The first is where the company outright gives you some stock. In the UK this counts as a benefit in kind and is taxed as income.

        The second is a share purchase scheme. How this is treated depends on whether or not it's approved. Let's assume not (as all the ones I've been haven't been): then it the value of the purchase when you first "buy" the shares is taxed as a benefit in kind, again income, for example a typical scheme gives you a 15% discount you pay t

    • by Kohath (38547)
      There are no tax implications. The FASB is not the IRS. The IRS would have to make a seperate rule.
    • Re:Tax Implications? (Score:5, Informative)

      by Rombuu (22914) on Friday December 17, 2004 @11:06AM (#11116239)
      IAAA (I am an accountant), and essentially you keep two sets of books, one for accounting purposes and one for tax purposes. Tax accounting is based on cash flows in and out of the company. Since this rule change doesn't effect these cash flows, there shouldn't be any tax implications to this change.
    • Here are the tax implications on non-qualified plans. When you exercise them, you pay the taxes on the difference between the exercise price and market price. So any money you get even if the exercise but hold the stock results in a big tax bill - on the order of 50%, state, federal, FICA, etc. Most companies are pretty good about requiring you to pay the taxes right then and there. This is good so that when you exercise the options and the stock tanks, you have already paid the tax bill. A lot of geni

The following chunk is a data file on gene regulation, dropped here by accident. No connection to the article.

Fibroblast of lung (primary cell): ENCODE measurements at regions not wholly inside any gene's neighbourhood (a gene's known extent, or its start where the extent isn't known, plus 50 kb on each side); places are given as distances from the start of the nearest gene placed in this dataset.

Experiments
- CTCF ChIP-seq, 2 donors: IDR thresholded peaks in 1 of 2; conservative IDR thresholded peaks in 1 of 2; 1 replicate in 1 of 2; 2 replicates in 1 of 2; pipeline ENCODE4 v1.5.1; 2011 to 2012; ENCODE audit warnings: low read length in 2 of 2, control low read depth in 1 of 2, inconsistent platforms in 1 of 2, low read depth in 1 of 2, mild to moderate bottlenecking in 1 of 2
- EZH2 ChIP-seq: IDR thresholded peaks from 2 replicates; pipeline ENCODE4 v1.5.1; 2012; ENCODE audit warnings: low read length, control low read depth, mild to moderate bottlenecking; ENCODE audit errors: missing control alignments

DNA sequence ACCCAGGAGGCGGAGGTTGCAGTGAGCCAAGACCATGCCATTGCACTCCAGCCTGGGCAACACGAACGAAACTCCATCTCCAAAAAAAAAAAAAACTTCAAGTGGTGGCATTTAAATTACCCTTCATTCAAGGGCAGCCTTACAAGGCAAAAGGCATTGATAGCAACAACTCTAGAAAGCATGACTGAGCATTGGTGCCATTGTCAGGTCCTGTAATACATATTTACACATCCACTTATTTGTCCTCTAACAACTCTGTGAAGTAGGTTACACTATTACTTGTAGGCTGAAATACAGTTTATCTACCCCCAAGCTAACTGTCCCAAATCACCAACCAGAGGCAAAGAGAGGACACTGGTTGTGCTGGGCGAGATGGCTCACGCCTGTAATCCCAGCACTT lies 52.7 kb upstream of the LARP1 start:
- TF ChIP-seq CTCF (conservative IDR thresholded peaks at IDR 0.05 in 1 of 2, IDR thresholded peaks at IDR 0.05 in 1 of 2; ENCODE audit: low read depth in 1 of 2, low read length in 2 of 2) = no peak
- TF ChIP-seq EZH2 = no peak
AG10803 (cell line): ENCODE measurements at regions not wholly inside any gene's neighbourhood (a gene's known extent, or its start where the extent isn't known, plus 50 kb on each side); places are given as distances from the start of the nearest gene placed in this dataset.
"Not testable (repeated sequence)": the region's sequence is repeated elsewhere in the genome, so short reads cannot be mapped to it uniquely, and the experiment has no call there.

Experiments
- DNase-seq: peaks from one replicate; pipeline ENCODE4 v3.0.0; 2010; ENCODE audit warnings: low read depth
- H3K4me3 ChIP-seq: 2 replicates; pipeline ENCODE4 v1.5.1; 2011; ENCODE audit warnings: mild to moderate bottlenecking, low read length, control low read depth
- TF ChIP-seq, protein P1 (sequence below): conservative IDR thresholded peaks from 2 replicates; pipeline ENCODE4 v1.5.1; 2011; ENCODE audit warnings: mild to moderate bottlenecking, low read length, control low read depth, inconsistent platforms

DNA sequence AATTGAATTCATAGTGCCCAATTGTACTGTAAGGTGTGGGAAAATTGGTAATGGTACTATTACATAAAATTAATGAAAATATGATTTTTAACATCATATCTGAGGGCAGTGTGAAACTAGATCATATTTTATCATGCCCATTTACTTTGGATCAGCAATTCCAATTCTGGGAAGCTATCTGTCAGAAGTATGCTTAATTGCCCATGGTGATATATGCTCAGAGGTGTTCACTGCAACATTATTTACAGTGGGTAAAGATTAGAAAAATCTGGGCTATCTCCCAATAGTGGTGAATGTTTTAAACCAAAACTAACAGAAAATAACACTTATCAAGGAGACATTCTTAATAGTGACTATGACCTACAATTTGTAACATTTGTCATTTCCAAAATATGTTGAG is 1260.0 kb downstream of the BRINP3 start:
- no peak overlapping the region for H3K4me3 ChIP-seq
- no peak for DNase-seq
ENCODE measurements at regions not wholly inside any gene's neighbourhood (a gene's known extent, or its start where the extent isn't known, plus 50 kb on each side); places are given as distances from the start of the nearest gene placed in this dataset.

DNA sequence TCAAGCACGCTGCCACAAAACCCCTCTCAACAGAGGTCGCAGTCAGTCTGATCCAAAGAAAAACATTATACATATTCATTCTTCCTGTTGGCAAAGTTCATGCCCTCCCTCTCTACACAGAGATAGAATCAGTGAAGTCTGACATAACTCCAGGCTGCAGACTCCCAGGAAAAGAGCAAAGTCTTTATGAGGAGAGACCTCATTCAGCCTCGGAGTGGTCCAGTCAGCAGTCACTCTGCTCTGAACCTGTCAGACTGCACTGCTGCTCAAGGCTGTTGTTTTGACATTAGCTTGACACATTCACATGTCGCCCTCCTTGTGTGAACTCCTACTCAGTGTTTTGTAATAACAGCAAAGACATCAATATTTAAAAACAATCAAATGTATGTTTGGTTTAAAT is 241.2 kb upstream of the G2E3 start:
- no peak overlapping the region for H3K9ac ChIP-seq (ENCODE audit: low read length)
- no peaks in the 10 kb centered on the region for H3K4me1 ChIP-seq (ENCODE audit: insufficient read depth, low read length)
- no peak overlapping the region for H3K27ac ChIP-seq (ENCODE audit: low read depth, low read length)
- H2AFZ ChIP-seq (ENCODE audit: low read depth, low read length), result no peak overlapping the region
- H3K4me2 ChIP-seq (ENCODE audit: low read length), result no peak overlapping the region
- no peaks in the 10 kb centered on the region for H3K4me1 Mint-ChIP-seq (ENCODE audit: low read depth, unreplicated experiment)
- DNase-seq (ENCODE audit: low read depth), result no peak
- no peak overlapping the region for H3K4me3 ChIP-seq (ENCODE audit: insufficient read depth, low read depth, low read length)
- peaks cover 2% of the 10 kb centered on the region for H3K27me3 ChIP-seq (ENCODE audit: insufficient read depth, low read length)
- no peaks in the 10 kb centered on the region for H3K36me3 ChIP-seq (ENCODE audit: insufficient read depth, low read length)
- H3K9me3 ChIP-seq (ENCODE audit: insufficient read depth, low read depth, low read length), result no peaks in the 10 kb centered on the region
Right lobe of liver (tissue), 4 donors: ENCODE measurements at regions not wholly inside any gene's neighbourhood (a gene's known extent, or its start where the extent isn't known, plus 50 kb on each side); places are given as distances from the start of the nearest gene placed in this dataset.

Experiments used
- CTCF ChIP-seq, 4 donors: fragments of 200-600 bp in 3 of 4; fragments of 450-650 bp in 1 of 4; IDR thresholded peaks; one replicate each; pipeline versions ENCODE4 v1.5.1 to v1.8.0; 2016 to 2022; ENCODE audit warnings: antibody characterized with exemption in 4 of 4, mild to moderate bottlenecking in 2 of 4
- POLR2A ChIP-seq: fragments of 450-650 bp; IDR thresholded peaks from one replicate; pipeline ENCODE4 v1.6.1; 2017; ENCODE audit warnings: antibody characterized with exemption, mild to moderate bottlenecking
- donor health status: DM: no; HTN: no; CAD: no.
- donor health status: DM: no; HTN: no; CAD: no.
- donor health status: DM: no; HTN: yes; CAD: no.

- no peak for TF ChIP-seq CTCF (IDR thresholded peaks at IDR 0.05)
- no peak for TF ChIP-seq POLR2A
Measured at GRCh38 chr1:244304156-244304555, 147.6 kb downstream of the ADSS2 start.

• dismal option (Score:3, Insightful)

    by Doc Ruby (173196) on Friday December 17, 2004 @10:21AM (#11115741) Homepage Journal
    Stock options don't require the company to spend any of its revenue. So giving them reduces profit on the books, while it doesn't affect the profit of which the stock represents a share. How does this make sense at all?